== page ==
expectations confirms the calculated iniquity of the entire system.
A major achievement of The
Promise is its success in portraying indentured Indians as victims both of
betrayal and of the greed of the planters and their agents, for the ironic
force of this Indian sense of betrayal heightens their suffering and infuses
the novel with a tragic intensity it would otherwise not have had.
By infusing When Gods Were
Slaves with similar intensity when portraying the suffering of African
slaves, Sharlow confirms that both Indians and
Africans endured similar victimisation at the hands
of British colonizers in the Caribbean, the Indians from 1845 to 1917 when indenture
ended, and the Africans from the 16th century to 1834 when slavery
was abolished in British territories. This victimisation
surely forms the bedrock for any basis of a common Trinidadian nationality
uniting the two major ethnic groups in Trinidad. This is the significance of Sharlow’s authorship of When Gods Were Slaves: that
an Indo-Trinidadian who may be expected to be sensitive to the injustice
suffered only by Indians in Trinidad, is able to empathise
with the similarly historic injustice suffered by Afro-Trinidadians. We may
consider this a unique achievement since it is not matched by any of the three
major Indo-Trinidadian novelists – V.S. Naipaul, Samuel Selvon
or Ismith Khan, and it holds out hope that for all
the cultural differences that separate the two ethnic groups, Indo-Trinidadians
and Afro-Trinidadians are fundamentally untied by a common nationality.
The language of The Promise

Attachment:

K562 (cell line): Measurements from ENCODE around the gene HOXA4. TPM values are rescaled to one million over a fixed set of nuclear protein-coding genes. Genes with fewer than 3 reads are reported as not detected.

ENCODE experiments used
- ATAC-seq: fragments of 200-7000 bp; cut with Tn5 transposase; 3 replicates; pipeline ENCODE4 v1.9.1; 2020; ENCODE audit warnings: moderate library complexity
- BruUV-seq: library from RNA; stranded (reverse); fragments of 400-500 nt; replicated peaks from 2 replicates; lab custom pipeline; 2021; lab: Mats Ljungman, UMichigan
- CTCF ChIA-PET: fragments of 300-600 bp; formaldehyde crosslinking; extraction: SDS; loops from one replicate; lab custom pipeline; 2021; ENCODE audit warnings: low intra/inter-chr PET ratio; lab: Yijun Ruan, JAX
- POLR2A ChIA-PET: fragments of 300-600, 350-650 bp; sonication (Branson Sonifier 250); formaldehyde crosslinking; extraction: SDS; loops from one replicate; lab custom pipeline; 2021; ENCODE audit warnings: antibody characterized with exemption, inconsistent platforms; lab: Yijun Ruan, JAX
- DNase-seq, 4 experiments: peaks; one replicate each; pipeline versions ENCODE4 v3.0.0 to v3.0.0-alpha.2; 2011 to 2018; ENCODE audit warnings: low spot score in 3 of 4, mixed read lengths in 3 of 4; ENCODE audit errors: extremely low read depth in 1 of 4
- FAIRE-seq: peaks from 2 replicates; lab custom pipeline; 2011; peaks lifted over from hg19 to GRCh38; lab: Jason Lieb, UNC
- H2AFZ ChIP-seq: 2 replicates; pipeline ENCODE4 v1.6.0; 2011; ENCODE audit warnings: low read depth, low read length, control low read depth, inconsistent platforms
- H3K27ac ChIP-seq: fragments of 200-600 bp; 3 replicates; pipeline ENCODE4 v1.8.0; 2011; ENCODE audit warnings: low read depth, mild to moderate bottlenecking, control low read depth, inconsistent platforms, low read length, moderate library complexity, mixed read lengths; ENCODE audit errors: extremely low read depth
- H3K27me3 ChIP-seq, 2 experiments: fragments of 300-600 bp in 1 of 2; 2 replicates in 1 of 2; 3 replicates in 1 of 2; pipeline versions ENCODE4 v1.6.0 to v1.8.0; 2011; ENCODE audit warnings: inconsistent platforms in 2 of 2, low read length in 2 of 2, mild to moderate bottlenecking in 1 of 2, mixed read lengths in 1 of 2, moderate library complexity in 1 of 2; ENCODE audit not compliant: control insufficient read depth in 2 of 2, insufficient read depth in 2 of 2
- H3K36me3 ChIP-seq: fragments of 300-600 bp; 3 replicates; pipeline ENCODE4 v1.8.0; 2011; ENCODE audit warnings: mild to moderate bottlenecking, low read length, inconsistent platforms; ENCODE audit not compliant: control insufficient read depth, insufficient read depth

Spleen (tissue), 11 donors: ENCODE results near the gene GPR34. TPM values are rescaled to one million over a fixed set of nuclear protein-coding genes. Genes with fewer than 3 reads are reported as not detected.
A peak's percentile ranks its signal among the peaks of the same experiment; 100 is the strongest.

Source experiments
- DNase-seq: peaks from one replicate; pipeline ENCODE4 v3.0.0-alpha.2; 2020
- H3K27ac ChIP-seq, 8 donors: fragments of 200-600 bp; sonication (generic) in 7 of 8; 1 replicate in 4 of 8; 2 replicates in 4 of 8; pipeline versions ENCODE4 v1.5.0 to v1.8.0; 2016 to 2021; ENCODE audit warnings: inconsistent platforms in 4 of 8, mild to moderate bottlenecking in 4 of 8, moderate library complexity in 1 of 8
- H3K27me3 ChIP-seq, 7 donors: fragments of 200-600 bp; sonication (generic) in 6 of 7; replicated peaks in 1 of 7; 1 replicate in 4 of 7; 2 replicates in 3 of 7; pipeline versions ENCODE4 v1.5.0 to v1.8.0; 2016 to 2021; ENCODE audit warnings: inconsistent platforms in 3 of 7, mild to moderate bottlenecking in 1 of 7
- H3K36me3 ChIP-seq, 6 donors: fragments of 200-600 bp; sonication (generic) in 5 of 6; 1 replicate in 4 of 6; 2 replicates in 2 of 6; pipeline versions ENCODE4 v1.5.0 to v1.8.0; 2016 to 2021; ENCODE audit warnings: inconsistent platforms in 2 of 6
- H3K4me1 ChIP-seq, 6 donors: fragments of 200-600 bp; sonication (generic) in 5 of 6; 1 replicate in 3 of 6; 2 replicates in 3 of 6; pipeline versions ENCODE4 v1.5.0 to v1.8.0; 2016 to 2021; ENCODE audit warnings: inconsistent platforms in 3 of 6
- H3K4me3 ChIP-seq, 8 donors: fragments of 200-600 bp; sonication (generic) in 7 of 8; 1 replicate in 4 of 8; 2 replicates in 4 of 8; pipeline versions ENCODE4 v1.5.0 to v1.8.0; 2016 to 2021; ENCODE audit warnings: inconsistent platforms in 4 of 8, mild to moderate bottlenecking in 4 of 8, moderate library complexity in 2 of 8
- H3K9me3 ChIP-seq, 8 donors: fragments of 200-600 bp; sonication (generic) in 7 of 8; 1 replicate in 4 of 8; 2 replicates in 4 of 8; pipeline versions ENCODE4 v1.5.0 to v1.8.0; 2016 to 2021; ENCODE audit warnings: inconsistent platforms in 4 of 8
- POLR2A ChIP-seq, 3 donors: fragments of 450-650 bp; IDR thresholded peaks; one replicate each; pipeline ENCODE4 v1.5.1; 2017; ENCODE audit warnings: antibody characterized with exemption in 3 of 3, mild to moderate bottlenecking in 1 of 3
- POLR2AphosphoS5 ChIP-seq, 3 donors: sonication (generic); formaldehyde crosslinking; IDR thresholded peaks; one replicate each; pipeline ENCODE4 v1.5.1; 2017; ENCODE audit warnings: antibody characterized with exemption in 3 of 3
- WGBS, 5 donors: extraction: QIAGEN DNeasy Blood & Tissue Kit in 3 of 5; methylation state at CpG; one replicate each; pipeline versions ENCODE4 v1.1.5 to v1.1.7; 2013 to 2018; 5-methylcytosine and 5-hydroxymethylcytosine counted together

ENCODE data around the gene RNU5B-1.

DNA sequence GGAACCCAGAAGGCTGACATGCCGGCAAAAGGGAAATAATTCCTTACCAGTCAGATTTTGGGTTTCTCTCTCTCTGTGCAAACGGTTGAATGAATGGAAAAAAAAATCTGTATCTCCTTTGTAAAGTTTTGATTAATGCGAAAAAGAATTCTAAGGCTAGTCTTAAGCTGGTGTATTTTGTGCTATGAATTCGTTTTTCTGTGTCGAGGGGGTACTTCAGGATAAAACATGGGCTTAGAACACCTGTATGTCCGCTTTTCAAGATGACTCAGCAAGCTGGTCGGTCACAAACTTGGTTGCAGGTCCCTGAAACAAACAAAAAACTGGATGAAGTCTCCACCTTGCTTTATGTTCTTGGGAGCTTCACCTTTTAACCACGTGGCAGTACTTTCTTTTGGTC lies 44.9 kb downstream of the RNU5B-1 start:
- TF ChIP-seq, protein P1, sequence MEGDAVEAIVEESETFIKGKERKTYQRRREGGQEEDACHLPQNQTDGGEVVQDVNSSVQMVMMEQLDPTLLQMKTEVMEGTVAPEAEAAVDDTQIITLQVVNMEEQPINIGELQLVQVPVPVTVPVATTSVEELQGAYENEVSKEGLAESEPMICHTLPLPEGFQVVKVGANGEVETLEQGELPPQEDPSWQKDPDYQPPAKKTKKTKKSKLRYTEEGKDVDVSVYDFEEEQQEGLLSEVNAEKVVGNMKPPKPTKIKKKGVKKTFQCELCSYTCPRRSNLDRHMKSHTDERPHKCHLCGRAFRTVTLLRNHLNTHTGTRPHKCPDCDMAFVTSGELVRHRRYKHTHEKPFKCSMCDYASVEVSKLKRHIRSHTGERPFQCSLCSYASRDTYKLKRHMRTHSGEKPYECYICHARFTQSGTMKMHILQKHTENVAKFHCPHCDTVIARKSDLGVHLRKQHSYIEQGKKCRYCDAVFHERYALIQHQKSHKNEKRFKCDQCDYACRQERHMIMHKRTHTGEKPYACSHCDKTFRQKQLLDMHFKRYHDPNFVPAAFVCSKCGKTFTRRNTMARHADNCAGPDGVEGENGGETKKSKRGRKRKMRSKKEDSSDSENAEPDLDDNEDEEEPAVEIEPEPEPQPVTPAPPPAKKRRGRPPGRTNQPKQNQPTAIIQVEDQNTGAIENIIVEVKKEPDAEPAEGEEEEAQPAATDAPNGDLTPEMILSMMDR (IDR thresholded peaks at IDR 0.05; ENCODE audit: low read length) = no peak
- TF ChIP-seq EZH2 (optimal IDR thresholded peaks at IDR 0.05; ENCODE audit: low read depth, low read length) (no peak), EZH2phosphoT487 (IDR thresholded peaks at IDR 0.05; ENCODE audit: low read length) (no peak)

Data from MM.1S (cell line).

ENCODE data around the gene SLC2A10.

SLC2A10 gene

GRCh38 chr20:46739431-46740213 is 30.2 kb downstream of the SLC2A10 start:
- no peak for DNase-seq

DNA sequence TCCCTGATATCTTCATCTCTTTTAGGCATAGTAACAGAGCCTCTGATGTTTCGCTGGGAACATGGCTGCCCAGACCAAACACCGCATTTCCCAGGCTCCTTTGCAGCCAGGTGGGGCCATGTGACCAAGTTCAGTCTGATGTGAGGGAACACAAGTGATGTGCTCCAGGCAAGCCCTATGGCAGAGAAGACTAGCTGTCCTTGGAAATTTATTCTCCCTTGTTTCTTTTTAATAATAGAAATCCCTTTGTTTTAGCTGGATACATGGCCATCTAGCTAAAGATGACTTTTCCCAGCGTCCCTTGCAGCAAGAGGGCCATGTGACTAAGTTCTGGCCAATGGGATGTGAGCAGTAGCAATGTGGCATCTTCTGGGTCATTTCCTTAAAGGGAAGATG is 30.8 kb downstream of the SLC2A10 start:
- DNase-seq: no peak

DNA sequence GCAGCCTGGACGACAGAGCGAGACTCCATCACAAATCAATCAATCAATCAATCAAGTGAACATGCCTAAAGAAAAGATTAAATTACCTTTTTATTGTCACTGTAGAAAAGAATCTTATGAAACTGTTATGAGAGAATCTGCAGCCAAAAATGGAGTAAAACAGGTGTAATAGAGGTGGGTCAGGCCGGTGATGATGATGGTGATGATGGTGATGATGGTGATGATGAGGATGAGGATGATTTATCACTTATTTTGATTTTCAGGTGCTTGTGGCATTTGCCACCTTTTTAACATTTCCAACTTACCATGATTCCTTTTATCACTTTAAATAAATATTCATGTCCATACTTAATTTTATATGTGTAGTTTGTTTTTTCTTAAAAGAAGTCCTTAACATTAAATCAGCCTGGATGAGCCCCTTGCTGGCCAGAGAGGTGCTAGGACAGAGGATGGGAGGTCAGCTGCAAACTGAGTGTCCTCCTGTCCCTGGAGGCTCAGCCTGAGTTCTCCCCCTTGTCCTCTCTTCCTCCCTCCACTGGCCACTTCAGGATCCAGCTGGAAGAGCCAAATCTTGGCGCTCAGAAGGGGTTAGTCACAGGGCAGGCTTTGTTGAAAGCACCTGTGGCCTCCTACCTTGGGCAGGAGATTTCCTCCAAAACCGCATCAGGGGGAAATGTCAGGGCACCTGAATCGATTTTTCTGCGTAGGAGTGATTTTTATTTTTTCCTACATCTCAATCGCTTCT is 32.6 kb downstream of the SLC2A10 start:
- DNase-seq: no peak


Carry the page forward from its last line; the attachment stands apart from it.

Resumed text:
blends the more formal structure of Hindi, or its Bhojpuri dialect, with the
now outmoded stateliness of Victorian English. Even if it appears stilted, the
combination serves as a suitable medium for representing the experience of
indentured Indians and for use as a means of communication between these
Indians and their British employers. At any rate, the language is consistent
and plausible, and contributes authenticity to the novel’s re-creation of the
actual circumstances and day-to-day routine on Trinidad’s sugar plantations
during the second half of the 19th century.
The Promise can be said to do for Indian indentureship what novels by Phillips and D’Aguiar do for African slavery: present basic facts of Caribbean history in all their human complexity. Undoubtedly, we can learn about Caribbean history from such novels. But these novels show us what works of history can never do: the complex and varied reaction of individual human beings both to historical circumstances and to one another. In this way, these novels also identify the links that unite different ethnic groups, forced by the shift and flux of history, to share a common landscape.